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How to Get the Social-Media Generation Behind Your Cause

For Young Adults, Activism Can Be Hitting 'Like' on Facebook, but Brands Can Use This to Their Advantage

By Published on . 11

NEW YORK (AdAge.com) -- Once social activism meant protest marches, civil obedience and sit-ins. But for today's 20-somethings -- sometimes called "slactivists" -- supporting or denouncing a cause is as simple as hitting the "like" button on Facebook or posting a hashtag to Twitter. And that's often where it ends.

But that can also be where it begins, if marketers use social-media tools widely to get young adults more heavily involved in their cause-marketing efforts. For this demographic, sharing information about causes and social issues they feel passionate about is the first step to getting involved in a more concrete way, such as donating money or time, according to a study by ad agency TBWA/Chiat/Day.

Social Causes that Move Young Adults chart
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Social causes that move young adults
"Young adults are changing activism, redefining it," said Eliza Esquivel, planning director of TBWA and author of the study. "Knowing and talking about social issues to them is now considered a form of activism."

TBWA's study, which was done with research partner companies Flamingo and Changing Our World, explores what social causes are top of mind for young adults and outlines how marketers can devise programs that successfully engage this group.

Adults born between 1982 and 1992 came of age during a decade that promised an "embarrassment of riches," said Eliza Esquivel, TBWA's planning director and author of the study. "They were told that the future was theirs to win, and they've been very empowered, very educated, and as a result this is a very optimistic group."

At the same time, they are a group that witnessed spectacular failures of institutions and corporations, having witnessed the scandal at Enron and now being bombarded with news of misdoings by Goldman Sachs and BP. Thus along with their optimism, this is a group equally prone to cynicism about corporate efforts.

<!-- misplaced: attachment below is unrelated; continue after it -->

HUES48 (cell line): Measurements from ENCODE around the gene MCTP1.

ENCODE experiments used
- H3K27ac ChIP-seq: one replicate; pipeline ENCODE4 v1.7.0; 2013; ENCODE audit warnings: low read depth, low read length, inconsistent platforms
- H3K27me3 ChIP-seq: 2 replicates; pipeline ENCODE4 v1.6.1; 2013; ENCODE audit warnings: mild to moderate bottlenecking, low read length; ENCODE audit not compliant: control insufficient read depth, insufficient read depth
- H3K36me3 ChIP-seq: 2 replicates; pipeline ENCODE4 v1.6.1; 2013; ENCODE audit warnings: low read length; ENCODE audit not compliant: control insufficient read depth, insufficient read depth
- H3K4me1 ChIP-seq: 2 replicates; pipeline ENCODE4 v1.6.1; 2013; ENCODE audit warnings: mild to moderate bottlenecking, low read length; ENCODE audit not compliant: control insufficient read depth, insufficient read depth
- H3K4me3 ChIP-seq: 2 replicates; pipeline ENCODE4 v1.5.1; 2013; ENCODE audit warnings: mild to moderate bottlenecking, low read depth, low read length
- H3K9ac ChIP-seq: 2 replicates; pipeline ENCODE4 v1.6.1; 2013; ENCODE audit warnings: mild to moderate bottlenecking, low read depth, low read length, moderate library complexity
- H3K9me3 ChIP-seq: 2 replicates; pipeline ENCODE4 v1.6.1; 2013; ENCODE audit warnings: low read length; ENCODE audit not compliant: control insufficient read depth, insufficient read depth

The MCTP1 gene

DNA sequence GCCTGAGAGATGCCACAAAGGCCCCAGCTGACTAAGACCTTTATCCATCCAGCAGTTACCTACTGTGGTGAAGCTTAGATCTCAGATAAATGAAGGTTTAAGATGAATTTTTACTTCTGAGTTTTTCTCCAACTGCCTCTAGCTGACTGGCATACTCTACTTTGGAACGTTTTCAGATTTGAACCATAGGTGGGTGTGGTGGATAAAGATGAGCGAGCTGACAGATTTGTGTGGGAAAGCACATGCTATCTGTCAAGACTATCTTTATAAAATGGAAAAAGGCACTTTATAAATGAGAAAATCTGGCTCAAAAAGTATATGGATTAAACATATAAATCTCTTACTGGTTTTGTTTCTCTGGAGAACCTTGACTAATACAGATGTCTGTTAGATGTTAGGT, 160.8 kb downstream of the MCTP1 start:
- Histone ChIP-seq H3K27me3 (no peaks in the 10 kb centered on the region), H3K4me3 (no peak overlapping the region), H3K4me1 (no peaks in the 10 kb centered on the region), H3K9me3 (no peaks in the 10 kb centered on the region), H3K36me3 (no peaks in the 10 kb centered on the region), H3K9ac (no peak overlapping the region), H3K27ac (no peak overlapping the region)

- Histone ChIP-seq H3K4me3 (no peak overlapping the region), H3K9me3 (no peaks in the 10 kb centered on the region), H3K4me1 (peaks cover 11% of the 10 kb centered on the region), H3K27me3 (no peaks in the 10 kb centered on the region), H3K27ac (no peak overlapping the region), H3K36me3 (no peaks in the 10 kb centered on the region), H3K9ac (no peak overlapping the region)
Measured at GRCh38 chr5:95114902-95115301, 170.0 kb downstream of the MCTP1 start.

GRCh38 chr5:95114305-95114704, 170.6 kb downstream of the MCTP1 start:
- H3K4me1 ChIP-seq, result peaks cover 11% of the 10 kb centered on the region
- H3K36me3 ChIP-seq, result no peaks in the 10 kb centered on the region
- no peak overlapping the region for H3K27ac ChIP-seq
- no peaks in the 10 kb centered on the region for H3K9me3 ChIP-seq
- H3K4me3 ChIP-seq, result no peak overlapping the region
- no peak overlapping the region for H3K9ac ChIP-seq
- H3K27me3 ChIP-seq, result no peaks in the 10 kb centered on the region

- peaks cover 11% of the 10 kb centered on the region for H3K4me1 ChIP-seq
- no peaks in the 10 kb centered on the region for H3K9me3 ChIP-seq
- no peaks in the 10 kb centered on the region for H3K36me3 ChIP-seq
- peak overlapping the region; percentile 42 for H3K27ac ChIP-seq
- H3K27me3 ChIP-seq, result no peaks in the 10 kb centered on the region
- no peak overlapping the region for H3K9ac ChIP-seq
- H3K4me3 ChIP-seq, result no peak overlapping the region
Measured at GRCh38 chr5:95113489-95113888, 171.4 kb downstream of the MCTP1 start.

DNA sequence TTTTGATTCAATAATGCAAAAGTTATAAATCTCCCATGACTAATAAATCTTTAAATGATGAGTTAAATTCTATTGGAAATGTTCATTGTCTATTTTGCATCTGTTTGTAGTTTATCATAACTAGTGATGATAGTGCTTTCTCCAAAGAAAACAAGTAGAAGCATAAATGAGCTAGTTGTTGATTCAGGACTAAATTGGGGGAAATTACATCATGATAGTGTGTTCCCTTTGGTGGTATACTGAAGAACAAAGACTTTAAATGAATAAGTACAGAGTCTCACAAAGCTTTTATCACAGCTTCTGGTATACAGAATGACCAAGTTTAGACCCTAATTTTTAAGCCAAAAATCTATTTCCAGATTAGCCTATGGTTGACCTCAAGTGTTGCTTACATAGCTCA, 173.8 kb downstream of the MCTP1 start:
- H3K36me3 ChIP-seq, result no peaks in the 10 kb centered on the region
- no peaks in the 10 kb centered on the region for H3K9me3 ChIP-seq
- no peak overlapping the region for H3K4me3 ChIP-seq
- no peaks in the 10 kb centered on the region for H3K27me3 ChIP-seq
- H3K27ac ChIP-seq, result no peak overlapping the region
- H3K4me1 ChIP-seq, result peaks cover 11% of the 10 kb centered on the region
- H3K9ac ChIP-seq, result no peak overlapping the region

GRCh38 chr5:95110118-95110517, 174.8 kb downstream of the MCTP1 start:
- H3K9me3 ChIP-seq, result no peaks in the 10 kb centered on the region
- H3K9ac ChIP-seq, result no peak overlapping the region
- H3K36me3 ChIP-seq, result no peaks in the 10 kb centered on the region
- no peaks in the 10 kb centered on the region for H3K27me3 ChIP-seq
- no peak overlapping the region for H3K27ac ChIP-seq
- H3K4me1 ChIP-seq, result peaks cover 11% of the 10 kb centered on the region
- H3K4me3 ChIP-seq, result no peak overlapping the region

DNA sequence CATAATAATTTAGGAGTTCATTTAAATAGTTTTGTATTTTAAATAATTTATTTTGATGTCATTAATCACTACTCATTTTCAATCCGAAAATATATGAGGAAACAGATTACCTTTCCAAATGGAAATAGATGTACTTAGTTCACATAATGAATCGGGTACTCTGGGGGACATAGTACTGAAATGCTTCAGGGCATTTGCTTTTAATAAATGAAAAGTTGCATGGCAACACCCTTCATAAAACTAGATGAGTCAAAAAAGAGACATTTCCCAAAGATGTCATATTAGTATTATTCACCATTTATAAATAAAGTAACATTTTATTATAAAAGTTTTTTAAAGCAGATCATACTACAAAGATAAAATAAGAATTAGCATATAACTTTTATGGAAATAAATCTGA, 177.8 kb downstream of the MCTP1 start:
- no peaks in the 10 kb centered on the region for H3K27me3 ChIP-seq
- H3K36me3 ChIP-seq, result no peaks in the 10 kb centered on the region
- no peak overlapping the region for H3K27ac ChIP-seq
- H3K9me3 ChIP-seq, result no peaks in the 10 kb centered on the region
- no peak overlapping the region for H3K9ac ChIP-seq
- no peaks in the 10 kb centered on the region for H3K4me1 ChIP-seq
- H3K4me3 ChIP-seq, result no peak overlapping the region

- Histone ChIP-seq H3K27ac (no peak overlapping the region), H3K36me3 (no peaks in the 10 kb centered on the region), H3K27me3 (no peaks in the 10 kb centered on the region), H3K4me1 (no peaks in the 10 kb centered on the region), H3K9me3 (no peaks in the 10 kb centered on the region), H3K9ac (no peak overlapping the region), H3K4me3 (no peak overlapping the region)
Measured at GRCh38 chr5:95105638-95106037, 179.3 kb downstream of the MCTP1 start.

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So how can brands engage them? The study offers 10 ways:

Take the time to understand what motivates them. Among the reasons young adults gave for taking up social causes are feeling like they can do something to help; knowing their involvement will make a difference; actively seeking out involvement; receiving information that prompts them to act; and the fact that getting involved feels fun and social.

Be the source of information that prompts them to act, and seed it in places where they go for news, online news sites; 78% try to stay informed about the causes they care about.

Make it social. Figure out how your cause-marketing effort can fit in to conversations with their network. A great example of this is to employ "mobile philanthropy" like the recent text-donation number set up by the Red Cross following the Haiti earthquake that raised over $30 million.

Use what you've got. A full 75% of young adults believe corporations have the material resources to help, and 60% think corporations have the knowledge to support social causes.

Make sure your program has a way to prove to this group that their involvement made a difference. Sixty-four percent of young adults say they would get involved with a marketer's program if they believed the involvement was large enough to make a difference.

Overcome the barriers. The top three reasons young adults don't get involved are time constraints; skepticism their involvement will make a difference; and lack of opportunities to get involved. Thus cause-marketing programs need to make involvement easy, convince participants they count, and make it accessible.

Don't underestimate the element of surprise. Brands can lose standing through inaction. Nearly half of young adults surveyed feel that companies are morally obligated to help support social causes, but fewer than 5% believe brands are best positioned to solve problems related to poverty, human rights, health and education, even though they have the knowledge and resources to do so. By making the effort, brands can gain good will.

Consider starting an L3C, staffed by young adults, as a real surprise. Many states, like Vermont, Illinois and Michigan, are now allowing the formation of L3Cs, low-profit limited liability corporations whose aim is to offer significant social benefits.

Ignite their creativity. Technology and creativity can play a large role in social activism. Tap into this group's tech savvy by creating cause marketing platforms that allow them to show off their digital photo, video and gaming skills.

Consider going open source. Young adults' passion for information and sharing can create a platform for open-source activism. The possibilities are endless: digital sit-ins, homegrown edutainment campaigns, and glocal iReporting of issues.

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